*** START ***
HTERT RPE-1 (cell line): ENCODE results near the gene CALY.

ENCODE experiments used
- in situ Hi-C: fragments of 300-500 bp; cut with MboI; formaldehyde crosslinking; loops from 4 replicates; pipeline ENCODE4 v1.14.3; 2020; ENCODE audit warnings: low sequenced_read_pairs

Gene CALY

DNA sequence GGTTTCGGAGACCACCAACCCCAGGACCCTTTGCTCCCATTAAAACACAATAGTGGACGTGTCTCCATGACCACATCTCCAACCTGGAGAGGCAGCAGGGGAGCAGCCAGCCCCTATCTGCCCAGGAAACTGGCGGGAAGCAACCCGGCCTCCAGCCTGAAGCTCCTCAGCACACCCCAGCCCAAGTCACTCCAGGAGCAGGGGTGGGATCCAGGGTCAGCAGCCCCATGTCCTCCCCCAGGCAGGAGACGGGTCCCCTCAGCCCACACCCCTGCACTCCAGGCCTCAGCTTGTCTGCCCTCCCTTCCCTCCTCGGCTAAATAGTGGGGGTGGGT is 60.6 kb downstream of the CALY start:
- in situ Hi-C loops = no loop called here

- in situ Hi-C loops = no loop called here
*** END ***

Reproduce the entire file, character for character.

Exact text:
HTERT RPE-1 (cell line): ENCODE results near the gene CALY.

ENCODE experiments used
- in situ Hi-C: fragments of 300-500 bp; cut with MboI; formaldehyde crosslinking; loops from 4 replicates; pipeline ENCODE4 v1.14.3; 2020; ENCODE audit warnings: low sequenced_read_pairs

Gene CALY

DNA sequence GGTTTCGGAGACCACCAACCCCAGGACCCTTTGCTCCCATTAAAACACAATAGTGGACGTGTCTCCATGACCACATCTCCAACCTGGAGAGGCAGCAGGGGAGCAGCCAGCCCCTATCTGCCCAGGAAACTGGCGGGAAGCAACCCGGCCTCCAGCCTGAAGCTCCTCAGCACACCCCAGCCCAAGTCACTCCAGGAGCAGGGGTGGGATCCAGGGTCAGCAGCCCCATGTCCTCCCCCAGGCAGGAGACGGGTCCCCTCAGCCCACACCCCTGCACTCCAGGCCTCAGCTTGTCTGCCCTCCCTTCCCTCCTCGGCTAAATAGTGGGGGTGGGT is 60.6 kb downstream of the CALY start:
- in situ Hi-C loops = no loop called here

- in situ Hi-C loops = no loop called here